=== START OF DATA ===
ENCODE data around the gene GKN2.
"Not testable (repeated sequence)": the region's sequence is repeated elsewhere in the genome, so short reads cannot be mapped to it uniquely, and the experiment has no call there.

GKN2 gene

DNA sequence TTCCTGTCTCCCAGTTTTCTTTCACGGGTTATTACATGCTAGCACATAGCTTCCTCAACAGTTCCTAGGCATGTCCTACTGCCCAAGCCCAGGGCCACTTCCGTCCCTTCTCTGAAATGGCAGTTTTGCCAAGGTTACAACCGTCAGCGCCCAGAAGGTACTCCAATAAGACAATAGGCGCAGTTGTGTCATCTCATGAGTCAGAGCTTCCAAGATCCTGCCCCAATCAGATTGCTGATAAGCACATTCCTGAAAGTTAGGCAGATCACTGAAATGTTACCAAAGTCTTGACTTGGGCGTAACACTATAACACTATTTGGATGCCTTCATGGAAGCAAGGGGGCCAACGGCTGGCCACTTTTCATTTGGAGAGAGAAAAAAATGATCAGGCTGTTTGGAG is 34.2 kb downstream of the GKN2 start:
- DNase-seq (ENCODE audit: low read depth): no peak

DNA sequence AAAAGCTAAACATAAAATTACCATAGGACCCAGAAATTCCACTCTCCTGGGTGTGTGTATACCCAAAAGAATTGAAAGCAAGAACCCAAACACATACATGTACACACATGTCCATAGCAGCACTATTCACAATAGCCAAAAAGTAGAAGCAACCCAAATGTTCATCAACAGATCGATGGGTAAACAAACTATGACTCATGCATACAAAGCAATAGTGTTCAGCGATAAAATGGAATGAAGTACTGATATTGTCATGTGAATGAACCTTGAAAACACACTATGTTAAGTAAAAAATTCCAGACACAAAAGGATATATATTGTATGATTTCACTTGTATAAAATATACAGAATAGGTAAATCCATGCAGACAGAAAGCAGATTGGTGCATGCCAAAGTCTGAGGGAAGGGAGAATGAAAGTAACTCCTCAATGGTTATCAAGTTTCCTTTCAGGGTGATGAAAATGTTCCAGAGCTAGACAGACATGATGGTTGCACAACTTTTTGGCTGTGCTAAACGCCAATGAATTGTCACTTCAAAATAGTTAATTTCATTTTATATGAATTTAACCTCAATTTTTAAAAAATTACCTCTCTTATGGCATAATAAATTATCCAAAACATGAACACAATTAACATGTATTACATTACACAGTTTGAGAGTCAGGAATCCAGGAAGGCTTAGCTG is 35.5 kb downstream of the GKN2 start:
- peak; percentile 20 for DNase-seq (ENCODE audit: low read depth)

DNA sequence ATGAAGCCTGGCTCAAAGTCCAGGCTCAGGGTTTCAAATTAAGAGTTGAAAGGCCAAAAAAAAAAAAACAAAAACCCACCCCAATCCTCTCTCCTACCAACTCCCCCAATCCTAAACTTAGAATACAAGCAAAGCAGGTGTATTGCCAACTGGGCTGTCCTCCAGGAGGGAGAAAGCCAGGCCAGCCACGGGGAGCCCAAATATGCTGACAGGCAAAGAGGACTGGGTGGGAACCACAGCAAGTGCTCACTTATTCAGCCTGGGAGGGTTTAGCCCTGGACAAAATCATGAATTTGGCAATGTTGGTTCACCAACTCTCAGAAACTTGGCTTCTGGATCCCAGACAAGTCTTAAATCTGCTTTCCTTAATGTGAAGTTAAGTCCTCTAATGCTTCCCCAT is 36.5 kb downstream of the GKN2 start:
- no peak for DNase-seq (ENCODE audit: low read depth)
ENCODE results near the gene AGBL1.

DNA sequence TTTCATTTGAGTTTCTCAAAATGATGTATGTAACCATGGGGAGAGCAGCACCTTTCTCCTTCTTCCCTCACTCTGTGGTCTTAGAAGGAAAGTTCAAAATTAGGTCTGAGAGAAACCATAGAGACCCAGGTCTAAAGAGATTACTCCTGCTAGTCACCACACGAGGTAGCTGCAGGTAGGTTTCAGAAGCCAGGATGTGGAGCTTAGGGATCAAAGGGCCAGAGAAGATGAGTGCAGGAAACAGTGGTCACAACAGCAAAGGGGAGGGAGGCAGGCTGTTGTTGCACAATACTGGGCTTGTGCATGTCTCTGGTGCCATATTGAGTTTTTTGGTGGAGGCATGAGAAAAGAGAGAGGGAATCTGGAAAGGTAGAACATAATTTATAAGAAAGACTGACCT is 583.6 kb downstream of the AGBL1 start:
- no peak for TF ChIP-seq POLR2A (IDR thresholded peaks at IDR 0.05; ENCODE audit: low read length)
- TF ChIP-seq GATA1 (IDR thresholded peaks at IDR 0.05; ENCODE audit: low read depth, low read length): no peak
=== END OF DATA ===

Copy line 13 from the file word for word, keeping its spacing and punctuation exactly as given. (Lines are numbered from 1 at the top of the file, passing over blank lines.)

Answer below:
- TF ChIP-seq GATA1 (IDR thresholded peaks at IDR 0.05; ENCODE audit: low read depth, low read length): no peak